Case Studies: My New Co-Worker Won’t Leave me Alone

By Casey Benson January 15, 2013 04:00 AM
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Case Studies: My New Co-Worker Won’t Leave me AloneCase Studies: My New Co-Worker Won’t Leave me Alone #1

Dear Case,
I just started a new job and am getting settled in my new office. There’s a woman on my team who seems very insecure about my arrival. She is constantly asking what I’m working on, who I’m working with and what meetings I’m attending. It’s starting to drive me crazy. I have no interest in stepping on her toes or making her feel like I’m a threat, even though truth be told, I could do both of our jobs in my sleep. How should I handle this situation? I don’t want to go to the boss for fear of starting trouble. I don’t want to make enemies with her by giving her a little “back off” dig. And I definitely don’t want to do less of a job to placate her insecurities. Any ideas?
-Working Too Hard for the Money

Dear Working,
Sometimes change is scary for people, sending them into a panic of what if’s, what does this mean and even a bad attitude towards new blood. Try to be sensitive to the situation, since you don’t really know what happened before your arrival. Perhaps layoffs were looming, or her job duties were stripped and she thinks your presence is another sign of the pending pink slip. It can be intimidating when a newer and shinier model arrives on the scene, potentially challenging your value. Your instincts to refrain from involving the boss or telling her to back down are good ones. Instead, try a different approach. Make friends and engage her to lend her status/knowledge/experience. It shows that you think she is valuable, you have nothing to hide, and most of all, there is plenty to learn – from her. Kindness and respect is sure to soothe her ruffled feathers quicker than snubbing would. Taking a cue from Who Moved My Cheese? the favored corporate bible on change in the workplace, you may be able to shepherd your coworker’s acceptance and flexibility during the transition, finding a new room of cheese for the two of you.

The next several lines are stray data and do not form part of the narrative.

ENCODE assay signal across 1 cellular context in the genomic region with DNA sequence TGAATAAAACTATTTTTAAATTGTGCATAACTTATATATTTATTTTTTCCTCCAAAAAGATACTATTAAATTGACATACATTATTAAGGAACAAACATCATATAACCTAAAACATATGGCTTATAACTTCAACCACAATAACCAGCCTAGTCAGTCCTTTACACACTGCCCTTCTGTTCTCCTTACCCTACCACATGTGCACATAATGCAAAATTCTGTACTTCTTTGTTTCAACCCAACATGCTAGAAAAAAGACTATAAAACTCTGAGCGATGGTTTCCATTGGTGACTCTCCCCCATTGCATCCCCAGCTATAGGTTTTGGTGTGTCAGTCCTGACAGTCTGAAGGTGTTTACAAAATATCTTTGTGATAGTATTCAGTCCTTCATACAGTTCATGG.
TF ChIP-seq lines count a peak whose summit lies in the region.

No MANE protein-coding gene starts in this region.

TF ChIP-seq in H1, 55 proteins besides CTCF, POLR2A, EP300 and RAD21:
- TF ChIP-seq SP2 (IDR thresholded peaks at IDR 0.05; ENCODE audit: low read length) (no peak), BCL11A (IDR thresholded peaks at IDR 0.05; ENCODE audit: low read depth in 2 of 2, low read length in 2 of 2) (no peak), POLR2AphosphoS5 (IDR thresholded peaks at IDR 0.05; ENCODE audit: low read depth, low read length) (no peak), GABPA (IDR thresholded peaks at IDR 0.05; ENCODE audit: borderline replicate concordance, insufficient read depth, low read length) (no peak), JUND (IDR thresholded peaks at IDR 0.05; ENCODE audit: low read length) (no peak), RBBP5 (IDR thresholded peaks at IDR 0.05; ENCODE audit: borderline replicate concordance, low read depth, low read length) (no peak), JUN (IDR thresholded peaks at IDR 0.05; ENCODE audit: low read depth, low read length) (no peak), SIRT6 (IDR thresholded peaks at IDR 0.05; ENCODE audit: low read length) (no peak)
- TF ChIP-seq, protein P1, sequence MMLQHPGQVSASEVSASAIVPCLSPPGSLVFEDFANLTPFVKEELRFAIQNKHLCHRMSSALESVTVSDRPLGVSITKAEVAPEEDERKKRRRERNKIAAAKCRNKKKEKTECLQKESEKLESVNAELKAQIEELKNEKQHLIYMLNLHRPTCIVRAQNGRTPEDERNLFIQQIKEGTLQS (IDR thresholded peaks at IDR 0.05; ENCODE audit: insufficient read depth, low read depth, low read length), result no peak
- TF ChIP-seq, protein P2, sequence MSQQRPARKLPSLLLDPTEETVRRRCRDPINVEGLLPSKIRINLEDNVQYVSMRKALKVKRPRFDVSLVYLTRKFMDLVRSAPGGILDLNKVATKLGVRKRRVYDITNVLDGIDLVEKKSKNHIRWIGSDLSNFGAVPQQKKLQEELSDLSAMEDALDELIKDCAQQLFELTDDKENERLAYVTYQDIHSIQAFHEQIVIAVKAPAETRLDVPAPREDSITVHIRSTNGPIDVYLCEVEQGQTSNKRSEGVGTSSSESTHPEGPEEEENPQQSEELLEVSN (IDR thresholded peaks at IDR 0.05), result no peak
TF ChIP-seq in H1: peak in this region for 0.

Dear Case Studies,
My friend is always taking pictures. Whether we are on vacation or in the grocery store aisles, her camera is pulled out of her bag to snap the moment. While I understand keeping things for prosperity, I feel like I must always be camera-ready, and like it. I have asked her cut the paparazzo act so she can actually BE in the moment, rather than behind the camera, but she laughs me off. Not only is it annoying, I feel like it is rude. Am I wrong?
-Camera Shy

Dear Camera,
Shutterbugs have it in their blood, snapping and posing incessantly. Maybe they are devoted scrapbookers or they have a bad memory and need confirmation of their good times. Whatever the reason, if you have asked your pal to cut it out and she laughs you off, she obviously doesn’t take you seriously. Bring it up when it is just the two of you and explain something like, “I know you love your pictures, but it makes me uncomfortable to always be the subject. I certainly love your company, but can we reserve the photography sessions for special occasions?” Hopefully, after the heart to heart, your friend will relent, at least in your presence. If not, you may have to concede and limit your visits with this photojournalist to the times when you feel you are camera ready.

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